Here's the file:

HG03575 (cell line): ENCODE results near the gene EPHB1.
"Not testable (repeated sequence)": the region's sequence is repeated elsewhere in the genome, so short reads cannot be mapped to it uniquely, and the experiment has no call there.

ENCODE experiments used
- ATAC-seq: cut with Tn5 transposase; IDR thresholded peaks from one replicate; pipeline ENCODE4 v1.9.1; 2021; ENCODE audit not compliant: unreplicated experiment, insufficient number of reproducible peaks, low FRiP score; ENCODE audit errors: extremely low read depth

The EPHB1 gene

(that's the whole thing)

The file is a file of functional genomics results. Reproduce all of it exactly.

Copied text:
HG03575 (cell line): ENCODE results near the gene EPHB1.
"Not testable (repeated sequence)": the region's sequence is repeated elsewhere in the genome, so short reads cannot be mapped to it uniquely, and the experiment has no call there.

ENCODE experiments used
- ATAC-seq: cut with Tn5 transposase; IDR thresholded peaks from one replicate; pipeline ENCODE4 v1.9.1; 2021; ENCODE audit not compliant: unreplicated experiment, insufficient number of reproducible peaks, low FRiP score; ENCODE audit errors: extremely low read depth

The EPHB1 gene